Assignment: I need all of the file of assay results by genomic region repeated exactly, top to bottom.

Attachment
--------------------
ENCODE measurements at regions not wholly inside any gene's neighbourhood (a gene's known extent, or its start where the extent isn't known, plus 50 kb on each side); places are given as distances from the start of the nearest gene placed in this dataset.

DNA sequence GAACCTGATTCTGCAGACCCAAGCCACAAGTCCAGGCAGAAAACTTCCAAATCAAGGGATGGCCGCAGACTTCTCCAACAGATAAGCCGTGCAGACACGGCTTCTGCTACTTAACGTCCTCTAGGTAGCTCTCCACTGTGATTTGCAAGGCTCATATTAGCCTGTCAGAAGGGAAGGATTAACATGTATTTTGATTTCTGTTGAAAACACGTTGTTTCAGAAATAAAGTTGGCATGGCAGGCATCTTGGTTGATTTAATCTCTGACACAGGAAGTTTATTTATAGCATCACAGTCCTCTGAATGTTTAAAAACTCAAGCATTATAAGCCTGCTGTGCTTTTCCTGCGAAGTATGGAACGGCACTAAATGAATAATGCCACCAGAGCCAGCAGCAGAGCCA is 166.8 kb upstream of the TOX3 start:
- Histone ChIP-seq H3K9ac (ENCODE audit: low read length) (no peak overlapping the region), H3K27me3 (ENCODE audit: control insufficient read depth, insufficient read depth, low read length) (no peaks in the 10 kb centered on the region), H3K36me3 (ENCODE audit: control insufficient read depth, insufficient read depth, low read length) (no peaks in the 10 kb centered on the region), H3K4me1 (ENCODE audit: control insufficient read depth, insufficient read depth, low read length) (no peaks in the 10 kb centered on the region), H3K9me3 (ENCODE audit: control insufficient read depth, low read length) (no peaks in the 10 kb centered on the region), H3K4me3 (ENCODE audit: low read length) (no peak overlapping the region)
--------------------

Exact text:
ENCODE measurements at regions not wholly inside any gene's neighbourhood (a gene's known extent, or its start where the extent isn't known, plus 50 kb on each side); places are given as distances from the start of the nearest gene placed in this dataset.

DNA sequence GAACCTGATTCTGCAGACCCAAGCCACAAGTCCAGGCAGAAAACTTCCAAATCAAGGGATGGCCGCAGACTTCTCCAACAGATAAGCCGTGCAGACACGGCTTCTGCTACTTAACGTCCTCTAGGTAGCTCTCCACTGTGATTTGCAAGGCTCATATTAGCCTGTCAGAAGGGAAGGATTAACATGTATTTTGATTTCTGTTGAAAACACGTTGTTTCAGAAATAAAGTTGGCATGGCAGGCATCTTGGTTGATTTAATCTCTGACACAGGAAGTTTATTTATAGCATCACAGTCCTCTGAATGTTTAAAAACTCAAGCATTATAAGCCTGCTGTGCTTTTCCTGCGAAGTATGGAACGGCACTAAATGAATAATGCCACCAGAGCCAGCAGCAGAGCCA is 166.8 kb upstream of the TOX3 start:
- Histone ChIP-seq H3K9ac (ENCODE audit: low read length) (no peak overlapping the region), H3K27me3 (ENCODE audit: control insufficient read depth, insufficient read depth, low read length) (no peaks in the 10 kb centered on the region), H3K36me3 (ENCODE audit: control insufficient read depth, insufficient read depth, low read length) (no peaks in the 10 kb centered on the region), H3K4me1 (ENCODE audit: control insufficient read depth, insufficient read depth, low read length) (no peaks in the 10 kb centered on the region), H3K9me3 (ENCODE audit: control insufficient read depth, low read length) (no peaks in the 10 kb centered on the region), H3K4me3 (ENCODE audit: low read length) (no peak overlapping the region)